Pursuing advance practice education is a huge investment of time and money. I would suggest that having clinical experience before school helps to direct the right path for your advance practice role. Shadowing a few different nurse practitioners is also a valuable experience to help ensure that you make the right decision.

Ingrid Cook, MSN, APRN, CPNP-PC is a Pediatric Nurse Practitioner who provides care for children of U.S. military families as well as children of civilian families in her community.  

What is your job title?
I am a United States Navy Nurse Corps Reservist, Primary Care Pediatric Nurse Practitioner, Reserve Pediatric Nurse Practitioner/Pediatric Nursing Specialty Leader. 

What is your favorite thing about your job?
One of my favorite aspects of my Pediatric Nurse Practitioner (PNP) job in the Navy Reserves is the opportunities to care for children of the United States military service members and also supporting humanitarian missions involving children around the world. In my leadership role as the Reserve Navy Nursing Pediatric Specialty Leader, I am involved in serving as a mentor and advisor to over 30 reservists who specialize in pediatric nursing. 

What is your biggest challenge?
Serving in the Navy reserves involves a big time commitment. In addition to my full-time civilian PNP job working on a Children's Mobile Health Unit sponsored by the Children's Health Fund at Our Lady of the Lake Children's Hospital in Baton Rouge, Louisiana, I am required to drill with other members of my military medical unit one weekend per month and also 2 weeks or more on active duty each year. As a reservist, I am still responsible each week for responding to military emails and unit job duties in addition to the work I do while attending monthly drill weekends at the military reserve center. 

Describe a typical day.
On a typical day, while serving in the navy reserves on active duty as a PNP, I am assigned to work in a Pediatric Outpatient Clinic at a Navy Hospital in the United States. The military pediatric clinics are open Monday through Friday from 8am to 5pm. I normally see 15 to 20 patients per day including well-child visits and acute sick visits. The healthcare team in a Navy Hospital clinic includes Pediatricians, Nurse Practitioners, Pediatric and Family Practice Residents, Navy Hospital Corpsman who function as Licensed Practical Nurses (LPNs), military Registered Nurses (RNs), and civilian RNs/LPNs/Medical Assistants. As a part of the military healthcare team, I have daily interactions with other members in order to provide the necessary care to the pediatric populations we serve in the military. One of the most important roles as a navy nurse is training our hospital corpsman who are on the front lines providing medical care to US Marines.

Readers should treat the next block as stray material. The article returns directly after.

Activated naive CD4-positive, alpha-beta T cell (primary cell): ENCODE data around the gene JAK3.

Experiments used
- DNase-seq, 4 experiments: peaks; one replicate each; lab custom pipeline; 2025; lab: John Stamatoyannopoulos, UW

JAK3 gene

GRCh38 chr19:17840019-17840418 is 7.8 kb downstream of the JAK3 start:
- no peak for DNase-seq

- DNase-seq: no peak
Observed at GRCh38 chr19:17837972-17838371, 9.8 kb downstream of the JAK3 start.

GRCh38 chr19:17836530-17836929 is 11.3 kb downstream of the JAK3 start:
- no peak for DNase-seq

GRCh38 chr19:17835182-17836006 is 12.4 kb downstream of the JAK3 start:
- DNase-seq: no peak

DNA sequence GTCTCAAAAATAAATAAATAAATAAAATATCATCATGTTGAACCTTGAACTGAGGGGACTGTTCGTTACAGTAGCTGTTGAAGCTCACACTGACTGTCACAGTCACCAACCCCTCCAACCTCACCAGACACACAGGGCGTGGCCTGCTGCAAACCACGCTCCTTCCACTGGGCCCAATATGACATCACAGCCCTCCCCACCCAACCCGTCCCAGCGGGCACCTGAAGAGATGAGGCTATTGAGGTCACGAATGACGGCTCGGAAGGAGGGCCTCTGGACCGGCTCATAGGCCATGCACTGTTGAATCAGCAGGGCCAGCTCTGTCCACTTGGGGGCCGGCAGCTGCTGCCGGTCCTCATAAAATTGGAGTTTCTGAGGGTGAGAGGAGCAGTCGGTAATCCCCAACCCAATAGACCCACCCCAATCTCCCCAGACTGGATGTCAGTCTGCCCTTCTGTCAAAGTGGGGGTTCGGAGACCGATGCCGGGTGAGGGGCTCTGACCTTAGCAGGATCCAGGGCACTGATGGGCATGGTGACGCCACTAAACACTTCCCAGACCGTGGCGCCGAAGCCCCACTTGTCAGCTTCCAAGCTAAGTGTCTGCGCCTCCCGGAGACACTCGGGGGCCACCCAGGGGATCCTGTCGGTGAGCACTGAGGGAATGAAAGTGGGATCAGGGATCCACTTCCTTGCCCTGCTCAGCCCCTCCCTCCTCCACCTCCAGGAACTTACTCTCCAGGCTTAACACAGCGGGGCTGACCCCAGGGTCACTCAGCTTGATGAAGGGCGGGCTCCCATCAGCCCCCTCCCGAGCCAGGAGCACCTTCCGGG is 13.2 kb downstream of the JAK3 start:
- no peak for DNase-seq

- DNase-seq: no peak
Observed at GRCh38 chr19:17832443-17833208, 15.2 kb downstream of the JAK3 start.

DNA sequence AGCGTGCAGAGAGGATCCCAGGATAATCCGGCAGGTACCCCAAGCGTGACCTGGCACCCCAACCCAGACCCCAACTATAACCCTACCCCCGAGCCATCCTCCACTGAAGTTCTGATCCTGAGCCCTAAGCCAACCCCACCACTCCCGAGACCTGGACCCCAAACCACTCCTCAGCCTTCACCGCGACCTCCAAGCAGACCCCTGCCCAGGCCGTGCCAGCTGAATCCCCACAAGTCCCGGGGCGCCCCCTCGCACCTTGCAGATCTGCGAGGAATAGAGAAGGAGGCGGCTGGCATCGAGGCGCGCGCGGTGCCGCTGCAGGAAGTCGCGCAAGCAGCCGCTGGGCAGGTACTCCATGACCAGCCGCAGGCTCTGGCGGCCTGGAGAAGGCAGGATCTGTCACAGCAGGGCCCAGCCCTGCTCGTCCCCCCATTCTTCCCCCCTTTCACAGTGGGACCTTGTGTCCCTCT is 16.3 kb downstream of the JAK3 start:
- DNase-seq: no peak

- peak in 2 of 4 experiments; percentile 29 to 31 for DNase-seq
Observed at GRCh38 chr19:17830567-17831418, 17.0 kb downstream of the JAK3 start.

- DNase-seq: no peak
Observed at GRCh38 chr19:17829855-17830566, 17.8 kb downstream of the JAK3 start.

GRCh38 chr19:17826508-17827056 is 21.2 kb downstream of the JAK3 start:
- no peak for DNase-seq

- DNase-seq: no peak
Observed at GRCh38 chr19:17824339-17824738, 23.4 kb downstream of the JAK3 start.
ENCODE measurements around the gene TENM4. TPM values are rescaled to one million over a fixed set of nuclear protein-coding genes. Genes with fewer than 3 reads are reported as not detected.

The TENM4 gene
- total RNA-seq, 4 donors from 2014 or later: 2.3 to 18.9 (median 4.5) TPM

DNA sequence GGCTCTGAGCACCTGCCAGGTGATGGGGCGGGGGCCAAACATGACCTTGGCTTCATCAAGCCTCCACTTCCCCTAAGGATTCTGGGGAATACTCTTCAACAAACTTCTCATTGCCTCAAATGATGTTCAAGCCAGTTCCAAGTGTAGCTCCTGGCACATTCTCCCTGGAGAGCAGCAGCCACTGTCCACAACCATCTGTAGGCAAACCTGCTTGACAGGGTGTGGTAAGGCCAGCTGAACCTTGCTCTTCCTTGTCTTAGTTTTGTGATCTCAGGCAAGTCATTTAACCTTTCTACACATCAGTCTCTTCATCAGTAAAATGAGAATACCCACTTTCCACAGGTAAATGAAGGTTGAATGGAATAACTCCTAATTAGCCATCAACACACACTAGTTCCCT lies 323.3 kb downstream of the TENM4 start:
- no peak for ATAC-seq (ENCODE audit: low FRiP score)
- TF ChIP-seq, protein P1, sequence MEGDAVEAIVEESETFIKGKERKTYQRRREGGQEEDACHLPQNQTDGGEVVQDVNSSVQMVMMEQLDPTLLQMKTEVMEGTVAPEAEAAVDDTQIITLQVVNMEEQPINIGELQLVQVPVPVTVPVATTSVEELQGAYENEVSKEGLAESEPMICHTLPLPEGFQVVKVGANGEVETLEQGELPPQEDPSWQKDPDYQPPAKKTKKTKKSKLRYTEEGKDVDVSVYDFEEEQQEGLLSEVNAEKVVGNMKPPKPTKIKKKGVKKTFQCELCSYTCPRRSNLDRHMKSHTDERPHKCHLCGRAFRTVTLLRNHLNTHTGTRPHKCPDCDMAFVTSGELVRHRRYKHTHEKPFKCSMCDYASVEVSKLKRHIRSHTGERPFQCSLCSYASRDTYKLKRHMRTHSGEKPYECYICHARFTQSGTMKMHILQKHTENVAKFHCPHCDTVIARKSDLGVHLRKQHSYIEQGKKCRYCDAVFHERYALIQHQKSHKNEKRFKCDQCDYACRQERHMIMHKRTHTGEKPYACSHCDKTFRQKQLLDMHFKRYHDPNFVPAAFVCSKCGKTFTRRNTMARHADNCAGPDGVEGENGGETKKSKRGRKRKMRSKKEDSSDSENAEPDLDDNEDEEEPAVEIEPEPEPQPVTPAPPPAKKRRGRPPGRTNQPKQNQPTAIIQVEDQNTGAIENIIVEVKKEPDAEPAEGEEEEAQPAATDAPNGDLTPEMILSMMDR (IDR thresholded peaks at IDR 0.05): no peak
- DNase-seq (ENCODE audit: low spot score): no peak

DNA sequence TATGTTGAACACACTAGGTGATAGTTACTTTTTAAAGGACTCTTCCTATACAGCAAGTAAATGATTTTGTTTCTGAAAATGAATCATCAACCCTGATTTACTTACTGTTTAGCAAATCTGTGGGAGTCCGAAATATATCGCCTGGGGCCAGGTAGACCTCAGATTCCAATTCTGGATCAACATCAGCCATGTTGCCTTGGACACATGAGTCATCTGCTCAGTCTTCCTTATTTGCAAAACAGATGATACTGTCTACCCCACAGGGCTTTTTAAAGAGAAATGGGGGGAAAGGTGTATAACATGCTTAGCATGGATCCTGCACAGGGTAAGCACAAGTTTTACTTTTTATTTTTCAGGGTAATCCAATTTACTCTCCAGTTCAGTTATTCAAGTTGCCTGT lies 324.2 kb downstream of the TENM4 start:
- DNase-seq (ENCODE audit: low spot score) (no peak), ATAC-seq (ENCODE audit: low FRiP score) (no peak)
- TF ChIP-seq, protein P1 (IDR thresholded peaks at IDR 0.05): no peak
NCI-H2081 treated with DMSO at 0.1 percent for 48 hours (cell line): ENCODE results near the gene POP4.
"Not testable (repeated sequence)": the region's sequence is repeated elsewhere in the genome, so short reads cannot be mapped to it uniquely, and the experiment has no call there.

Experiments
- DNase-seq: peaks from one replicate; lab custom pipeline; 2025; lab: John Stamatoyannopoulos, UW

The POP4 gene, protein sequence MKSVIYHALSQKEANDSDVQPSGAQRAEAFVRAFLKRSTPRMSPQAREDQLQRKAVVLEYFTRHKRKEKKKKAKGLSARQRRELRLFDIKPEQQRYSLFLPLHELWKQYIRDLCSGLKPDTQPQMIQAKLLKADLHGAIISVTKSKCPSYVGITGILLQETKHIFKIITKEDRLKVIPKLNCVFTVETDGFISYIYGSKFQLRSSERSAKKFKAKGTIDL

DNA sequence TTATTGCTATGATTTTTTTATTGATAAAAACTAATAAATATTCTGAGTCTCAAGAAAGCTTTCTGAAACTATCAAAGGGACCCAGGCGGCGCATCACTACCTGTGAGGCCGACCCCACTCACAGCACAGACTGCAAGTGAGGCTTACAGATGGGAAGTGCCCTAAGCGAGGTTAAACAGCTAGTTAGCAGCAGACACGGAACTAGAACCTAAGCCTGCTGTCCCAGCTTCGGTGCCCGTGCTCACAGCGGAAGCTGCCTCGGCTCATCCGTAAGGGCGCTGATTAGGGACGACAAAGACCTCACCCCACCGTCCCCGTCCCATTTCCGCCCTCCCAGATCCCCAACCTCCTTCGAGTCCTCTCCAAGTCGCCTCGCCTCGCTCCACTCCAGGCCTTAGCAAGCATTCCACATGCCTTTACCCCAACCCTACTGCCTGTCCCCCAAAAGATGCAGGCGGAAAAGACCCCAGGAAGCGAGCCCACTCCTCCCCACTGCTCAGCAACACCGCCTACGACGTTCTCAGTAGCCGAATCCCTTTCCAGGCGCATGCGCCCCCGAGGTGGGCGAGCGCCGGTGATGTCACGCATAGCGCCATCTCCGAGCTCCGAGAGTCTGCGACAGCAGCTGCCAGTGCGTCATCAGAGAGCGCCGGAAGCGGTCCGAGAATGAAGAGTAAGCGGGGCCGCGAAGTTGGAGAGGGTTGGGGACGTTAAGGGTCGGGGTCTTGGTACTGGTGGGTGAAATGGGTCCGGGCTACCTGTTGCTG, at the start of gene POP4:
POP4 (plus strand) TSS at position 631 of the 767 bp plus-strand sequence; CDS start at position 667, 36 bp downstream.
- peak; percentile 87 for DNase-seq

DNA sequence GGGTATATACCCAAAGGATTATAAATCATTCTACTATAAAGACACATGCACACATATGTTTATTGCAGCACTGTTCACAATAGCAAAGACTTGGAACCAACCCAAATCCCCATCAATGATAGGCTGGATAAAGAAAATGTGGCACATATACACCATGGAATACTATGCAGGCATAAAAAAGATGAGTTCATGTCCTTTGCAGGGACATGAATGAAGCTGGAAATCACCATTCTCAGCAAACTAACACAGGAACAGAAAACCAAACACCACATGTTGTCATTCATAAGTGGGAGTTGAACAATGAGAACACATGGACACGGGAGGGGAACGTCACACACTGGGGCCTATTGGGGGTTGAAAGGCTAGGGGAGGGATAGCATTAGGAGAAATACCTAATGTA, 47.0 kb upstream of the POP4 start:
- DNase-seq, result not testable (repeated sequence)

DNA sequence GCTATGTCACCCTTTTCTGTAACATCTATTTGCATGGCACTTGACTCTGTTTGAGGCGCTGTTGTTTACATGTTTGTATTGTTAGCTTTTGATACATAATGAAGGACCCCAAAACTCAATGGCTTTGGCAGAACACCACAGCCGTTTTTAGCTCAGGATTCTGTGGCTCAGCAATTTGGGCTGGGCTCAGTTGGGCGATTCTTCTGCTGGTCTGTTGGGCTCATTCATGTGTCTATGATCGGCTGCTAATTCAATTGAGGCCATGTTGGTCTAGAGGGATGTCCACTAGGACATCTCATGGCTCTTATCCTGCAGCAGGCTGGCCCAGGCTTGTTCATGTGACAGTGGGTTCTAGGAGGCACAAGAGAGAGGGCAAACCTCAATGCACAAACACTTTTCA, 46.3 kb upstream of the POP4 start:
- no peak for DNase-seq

Ingrid Cook Headshot

As the reserve specialty leader for pediatrics, I participate in teleconference calls with other Navy reserve nursing specialty leaders every other month to discuss national issues affecting military nursing. I also assist the Navy medical recruiters by reviewing applications and performing interviews for nurses who would like to join the Navy Nurse Corps. 

What education or experience did you need to achieve your role?
First, I completed my Bachelor of Science degree in nursing in order to be selected to serve in the United States Navy Nurse Corps on active duty or the reserve nurse corps component. Secondly, I enrolled and completed my Advanced Practice Nursing Degree Program specializing in the Pediatric Nurse Practitioner track. In most states, you must pass a national board certification exam for PNPs after you complete the nurse practitioner program in order to obtain your Advanced Practice Registered Nurse licensure to practice as a PNP.